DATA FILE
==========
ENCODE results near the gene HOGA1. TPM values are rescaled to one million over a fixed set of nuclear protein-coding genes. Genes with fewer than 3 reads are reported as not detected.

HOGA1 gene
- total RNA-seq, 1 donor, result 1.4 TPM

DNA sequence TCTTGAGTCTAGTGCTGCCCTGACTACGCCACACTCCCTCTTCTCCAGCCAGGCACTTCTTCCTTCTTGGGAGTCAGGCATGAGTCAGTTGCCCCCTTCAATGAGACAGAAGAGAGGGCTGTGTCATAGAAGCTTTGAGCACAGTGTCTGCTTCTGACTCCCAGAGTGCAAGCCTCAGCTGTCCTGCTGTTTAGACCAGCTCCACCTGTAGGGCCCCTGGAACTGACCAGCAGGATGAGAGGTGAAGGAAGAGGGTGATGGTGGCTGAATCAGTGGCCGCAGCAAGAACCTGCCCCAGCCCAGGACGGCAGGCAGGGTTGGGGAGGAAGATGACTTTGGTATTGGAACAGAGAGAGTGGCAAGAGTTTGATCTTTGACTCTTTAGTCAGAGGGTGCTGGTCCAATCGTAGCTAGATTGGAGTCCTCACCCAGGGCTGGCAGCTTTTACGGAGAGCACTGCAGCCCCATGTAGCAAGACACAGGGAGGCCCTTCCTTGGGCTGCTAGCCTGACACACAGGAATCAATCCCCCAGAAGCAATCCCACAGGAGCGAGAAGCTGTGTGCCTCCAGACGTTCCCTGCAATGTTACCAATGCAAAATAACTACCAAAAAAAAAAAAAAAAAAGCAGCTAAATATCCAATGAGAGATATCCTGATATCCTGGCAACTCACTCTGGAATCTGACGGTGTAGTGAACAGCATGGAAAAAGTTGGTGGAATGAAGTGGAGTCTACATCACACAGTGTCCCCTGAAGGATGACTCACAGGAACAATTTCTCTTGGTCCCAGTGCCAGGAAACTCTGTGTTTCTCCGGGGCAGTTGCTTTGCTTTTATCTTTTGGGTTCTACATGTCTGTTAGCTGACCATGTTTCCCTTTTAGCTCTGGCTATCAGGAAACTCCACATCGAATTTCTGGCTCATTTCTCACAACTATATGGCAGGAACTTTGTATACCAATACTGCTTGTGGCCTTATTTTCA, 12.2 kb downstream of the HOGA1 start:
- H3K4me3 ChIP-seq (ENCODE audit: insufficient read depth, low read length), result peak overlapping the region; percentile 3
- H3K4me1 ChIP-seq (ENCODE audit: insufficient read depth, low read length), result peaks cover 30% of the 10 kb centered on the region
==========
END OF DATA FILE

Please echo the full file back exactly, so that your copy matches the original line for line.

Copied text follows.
ENCODE results near the gene HOGA1. TPM values are rescaled to one million over a fixed set of nuclear protein-coding genes. Genes with fewer than 3 reads are reported as not detected.

HOGA1 gene
- total RNA-seq, 1 donor, result 1.4 TPM

DNA sequence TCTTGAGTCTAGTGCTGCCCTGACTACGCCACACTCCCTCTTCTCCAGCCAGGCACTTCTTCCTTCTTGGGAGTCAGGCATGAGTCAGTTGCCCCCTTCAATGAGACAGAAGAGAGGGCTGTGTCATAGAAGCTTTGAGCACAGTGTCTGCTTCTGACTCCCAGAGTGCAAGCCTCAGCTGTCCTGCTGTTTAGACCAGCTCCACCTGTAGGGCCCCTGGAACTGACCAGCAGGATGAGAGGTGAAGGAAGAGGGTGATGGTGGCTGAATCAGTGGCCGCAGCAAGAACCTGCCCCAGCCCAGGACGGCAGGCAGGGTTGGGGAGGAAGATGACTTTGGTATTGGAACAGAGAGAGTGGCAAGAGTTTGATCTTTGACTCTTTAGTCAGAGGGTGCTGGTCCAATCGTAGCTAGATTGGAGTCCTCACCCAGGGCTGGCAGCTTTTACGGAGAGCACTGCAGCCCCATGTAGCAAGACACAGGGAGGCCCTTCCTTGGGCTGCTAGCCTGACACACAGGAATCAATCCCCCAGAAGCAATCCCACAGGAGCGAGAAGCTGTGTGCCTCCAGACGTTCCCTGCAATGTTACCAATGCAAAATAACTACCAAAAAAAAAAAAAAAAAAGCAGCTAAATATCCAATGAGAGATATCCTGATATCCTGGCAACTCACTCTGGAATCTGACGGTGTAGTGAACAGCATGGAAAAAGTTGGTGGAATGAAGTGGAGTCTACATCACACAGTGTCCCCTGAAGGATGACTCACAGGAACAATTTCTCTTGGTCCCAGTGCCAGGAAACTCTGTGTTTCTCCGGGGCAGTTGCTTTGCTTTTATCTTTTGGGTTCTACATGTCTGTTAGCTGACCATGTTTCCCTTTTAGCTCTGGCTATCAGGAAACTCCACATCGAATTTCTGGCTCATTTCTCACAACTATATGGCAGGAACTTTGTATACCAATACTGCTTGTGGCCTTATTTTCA, 12.2 kb downstream of the HOGA1 start:
- H3K4me3 ChIP-seq (ENCODE audit: insufficient read depth, low read length), result peak overlapping the region; percentile 3
- H3K4me1 ChIP-seq (ENCODE audit: insufficient read depth, low read length), result peaks cover 30% of the 10 kb centered on the region